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Sri Lankan PM resigns as supporters attack peaceful protesters

SRI LANKAN Prime Minister Mahinda Rajapaksa resigned today following weeks of protests demanding that he and his brother, the president, step down over the country’s worsening economic crisis.

Mr Rajapaksa confirmed on Twitter that he had submitted his resignation to President Gotabaya Rajapaksa.

It follows an attack by the brothers’ supporters on a peaceful protest led by trade unionists demanding the pair to step down.

Armed troops were deployed in the capital Colombo today after an attack on protesters who had been camped outside the offices of the brothers for a month.

Similar protests have spread to other locations, with people setting up camps opposite the PM’s residence and in other towns across the country.

Rajapaksa supporters rallied inside his office earlier, urging him to ignore the protesters’ demands, requesting that he remain in office.

Local TV channel Sirasa showed pro-government supporters attacking protesters with clubs and iron bars, demolishing and later burning down their tents.

The protesters said that the police failed to prevent the attack— they had previously used tear gas and water cannons on the peaceful demonstrations.

TV footage showed government politician Sanath Nishantha was among the supporters who attacked the protesters.

At Colombo’s main hospital, 23 wounded people were admitted, an official said on condition of anonymity.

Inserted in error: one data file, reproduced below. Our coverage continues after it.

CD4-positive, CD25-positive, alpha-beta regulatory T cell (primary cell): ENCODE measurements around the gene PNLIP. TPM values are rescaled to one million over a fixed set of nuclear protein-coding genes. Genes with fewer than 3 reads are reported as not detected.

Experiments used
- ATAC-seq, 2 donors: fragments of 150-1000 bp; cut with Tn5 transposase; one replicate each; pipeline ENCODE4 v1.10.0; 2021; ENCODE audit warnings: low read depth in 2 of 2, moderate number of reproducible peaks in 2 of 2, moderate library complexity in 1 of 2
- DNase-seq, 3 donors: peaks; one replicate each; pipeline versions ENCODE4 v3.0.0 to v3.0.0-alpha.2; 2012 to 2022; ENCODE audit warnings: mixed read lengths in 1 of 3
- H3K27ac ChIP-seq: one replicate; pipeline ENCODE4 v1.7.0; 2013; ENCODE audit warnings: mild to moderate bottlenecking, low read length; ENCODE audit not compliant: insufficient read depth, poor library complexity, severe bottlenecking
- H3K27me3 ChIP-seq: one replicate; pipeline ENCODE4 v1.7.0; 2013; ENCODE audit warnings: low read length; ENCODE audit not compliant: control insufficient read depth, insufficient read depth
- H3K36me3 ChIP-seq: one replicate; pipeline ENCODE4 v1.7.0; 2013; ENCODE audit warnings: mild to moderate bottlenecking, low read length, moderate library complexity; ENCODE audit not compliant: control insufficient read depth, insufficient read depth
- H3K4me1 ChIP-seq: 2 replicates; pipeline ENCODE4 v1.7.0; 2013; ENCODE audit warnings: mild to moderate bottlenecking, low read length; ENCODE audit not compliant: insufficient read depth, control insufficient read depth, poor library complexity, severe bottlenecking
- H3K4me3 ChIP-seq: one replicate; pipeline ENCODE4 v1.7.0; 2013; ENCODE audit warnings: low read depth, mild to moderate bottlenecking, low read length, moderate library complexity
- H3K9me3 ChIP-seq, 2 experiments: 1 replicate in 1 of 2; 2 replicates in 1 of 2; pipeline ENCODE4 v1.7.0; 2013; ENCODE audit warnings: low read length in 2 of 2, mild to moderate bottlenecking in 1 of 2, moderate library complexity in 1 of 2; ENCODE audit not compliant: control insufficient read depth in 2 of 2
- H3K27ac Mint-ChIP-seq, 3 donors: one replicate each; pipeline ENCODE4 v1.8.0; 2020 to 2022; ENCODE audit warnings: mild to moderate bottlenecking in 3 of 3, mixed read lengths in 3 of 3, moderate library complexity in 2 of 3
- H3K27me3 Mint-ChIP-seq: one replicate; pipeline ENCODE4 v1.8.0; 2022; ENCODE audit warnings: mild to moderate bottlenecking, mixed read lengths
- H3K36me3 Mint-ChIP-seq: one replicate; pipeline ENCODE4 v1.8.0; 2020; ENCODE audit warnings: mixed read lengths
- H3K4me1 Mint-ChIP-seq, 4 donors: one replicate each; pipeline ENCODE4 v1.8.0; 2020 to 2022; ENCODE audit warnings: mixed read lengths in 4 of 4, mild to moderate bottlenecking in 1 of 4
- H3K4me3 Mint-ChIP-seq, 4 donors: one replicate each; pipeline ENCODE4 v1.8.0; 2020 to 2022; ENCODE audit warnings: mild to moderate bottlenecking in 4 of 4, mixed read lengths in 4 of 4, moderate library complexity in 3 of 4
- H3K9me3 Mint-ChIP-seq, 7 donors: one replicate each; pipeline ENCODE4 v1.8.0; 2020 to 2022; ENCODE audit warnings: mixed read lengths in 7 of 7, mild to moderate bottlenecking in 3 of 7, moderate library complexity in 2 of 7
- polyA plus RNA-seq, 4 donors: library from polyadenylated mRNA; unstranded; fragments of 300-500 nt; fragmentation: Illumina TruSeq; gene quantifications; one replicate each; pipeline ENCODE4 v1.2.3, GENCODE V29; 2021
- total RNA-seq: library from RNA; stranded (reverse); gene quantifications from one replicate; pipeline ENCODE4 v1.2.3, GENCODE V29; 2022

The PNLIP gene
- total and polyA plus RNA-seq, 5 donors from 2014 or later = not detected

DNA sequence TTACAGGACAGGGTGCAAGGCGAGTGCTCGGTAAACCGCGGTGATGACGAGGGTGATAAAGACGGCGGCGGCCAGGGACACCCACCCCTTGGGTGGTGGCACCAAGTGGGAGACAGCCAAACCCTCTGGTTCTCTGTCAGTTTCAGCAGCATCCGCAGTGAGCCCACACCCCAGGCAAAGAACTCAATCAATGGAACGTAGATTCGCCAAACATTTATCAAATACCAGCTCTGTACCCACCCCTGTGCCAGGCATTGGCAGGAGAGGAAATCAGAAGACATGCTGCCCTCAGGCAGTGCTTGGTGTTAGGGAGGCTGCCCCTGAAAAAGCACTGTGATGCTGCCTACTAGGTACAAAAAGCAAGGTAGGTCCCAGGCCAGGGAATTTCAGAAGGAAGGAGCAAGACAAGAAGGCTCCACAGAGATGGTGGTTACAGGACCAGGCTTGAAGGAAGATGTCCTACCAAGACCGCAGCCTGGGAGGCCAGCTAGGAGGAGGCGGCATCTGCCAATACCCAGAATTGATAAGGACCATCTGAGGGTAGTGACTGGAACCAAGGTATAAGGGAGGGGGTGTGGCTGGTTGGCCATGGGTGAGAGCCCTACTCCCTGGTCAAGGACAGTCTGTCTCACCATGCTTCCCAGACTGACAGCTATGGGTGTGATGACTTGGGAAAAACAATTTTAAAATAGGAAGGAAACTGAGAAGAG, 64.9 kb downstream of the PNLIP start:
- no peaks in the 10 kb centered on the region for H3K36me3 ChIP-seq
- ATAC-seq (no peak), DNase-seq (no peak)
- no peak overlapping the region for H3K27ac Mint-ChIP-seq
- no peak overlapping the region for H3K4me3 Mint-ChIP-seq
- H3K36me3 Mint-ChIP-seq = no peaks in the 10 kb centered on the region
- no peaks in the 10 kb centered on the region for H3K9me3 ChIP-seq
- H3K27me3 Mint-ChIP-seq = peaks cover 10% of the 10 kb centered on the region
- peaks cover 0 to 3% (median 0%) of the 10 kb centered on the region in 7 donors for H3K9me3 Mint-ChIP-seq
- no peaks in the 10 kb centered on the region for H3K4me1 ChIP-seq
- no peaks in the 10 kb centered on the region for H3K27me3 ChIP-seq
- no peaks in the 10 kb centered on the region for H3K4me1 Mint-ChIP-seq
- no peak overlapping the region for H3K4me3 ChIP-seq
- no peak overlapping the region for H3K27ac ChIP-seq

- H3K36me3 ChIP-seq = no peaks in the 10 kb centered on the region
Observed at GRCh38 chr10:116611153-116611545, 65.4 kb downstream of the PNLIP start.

The violence triggered widespread anger, with people singling out Rajapaksa supporters and attacking them in many parts of the country.

Trade unions have called for protests this week. 

Activist Saman Rathnapriya said that more than 1,000 unions representing health, port, education, and other key service sectors have joined the “week of protests” movement.

Workers will stage demonstrations at their workplaces across the country throughout the week, he said. They will then launch a march to parliament demanding the president’s removal and for a new government.

The PM’s resignation means that the entire cabinet will be dissolved, paving the way for a new government.

Sri Lanka is near bankruptcy and has suspended repayments of its foreign loans, and its inflation surged to 18.7 per cent in March.

A severe foreign currency shortage has resulted in acute shortages of imported essentials such as fuel, cooking gas and medicine.

A state of emergency was declared on Friday, empowering the president to authorise detentions, property seizures and searches, as well as suspending any law in the interest of public security.

Diplomats and rights groups have expressed concern over the move.


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